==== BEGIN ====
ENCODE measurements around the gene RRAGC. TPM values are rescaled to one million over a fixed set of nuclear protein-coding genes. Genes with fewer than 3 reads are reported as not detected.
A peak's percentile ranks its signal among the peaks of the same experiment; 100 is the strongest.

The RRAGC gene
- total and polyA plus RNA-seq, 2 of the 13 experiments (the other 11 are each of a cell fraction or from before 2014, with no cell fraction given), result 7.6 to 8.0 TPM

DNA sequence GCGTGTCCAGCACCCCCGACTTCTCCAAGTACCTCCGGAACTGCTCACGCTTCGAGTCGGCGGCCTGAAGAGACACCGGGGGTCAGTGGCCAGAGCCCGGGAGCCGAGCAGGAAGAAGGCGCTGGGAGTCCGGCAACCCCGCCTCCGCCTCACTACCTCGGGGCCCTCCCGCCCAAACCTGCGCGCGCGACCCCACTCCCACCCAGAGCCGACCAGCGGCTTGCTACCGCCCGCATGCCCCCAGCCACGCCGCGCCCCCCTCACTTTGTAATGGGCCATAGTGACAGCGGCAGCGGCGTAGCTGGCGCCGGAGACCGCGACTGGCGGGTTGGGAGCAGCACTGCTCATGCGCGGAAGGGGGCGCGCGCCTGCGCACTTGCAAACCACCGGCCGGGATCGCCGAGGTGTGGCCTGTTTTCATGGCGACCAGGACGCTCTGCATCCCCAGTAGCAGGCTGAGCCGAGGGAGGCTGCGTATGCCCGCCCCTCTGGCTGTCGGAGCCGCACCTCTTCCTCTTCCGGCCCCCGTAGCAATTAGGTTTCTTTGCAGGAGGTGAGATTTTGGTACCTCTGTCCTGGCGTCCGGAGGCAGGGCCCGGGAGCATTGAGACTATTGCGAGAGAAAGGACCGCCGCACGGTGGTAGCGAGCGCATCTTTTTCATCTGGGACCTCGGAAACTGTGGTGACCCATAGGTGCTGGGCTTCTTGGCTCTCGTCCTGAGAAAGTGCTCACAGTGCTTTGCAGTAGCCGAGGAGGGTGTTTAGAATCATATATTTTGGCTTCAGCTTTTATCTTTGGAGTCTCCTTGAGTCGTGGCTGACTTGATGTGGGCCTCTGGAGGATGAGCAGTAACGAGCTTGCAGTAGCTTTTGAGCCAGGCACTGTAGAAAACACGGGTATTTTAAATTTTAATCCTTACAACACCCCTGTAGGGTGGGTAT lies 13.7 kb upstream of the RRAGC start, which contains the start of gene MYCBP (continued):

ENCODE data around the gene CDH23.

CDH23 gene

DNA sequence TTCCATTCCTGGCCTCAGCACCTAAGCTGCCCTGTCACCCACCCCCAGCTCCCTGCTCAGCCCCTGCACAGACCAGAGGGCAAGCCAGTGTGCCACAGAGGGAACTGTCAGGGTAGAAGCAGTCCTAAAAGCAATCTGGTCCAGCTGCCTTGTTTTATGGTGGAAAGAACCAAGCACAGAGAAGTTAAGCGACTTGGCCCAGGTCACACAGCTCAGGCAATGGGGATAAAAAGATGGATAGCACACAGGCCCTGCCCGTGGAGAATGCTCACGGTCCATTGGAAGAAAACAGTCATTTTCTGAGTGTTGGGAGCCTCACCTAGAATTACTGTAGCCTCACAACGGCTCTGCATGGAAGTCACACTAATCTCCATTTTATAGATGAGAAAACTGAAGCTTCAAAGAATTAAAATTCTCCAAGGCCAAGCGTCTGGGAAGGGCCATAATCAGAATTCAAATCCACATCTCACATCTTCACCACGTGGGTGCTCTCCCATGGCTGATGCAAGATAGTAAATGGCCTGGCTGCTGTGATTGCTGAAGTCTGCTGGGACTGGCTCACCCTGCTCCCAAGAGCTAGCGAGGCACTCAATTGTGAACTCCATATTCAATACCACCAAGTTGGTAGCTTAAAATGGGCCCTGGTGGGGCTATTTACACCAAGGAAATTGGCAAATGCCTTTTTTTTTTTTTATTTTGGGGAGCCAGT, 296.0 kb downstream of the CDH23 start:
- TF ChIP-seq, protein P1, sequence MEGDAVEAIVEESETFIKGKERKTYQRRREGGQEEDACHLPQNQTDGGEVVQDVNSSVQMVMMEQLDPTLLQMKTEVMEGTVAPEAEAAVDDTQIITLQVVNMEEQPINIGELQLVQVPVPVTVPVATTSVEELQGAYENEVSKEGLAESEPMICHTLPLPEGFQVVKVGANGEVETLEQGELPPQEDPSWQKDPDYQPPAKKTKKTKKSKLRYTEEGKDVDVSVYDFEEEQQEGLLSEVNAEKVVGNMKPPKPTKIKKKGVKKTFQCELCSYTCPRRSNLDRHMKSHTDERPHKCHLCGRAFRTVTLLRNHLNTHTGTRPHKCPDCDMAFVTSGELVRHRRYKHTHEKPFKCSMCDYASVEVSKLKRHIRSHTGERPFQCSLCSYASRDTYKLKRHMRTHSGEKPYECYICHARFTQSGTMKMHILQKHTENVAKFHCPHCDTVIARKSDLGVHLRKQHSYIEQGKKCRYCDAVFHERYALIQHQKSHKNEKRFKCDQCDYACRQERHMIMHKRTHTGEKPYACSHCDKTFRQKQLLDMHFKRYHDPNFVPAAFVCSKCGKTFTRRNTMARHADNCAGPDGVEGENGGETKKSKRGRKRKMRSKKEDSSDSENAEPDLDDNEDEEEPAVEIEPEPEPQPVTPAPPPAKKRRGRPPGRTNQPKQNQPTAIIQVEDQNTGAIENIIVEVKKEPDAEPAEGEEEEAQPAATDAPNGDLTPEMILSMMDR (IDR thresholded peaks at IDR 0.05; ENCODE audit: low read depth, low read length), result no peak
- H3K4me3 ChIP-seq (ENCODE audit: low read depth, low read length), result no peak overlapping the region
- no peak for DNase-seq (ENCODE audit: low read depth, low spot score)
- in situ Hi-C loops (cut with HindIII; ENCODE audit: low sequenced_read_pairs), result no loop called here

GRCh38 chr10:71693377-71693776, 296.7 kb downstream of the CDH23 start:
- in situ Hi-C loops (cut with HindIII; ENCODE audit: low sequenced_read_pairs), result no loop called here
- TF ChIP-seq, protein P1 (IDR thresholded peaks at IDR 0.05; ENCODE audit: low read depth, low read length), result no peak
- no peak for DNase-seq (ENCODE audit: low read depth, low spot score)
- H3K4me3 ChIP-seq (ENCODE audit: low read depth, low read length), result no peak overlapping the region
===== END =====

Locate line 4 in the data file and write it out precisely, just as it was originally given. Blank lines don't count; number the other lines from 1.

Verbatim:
- total and polyA plus RNA-seq, 2 of the 13 experiments (the other 11 are each of a cell fraction or from before 2014, with no cell fraction given), result 7.6 to 8.0 TPM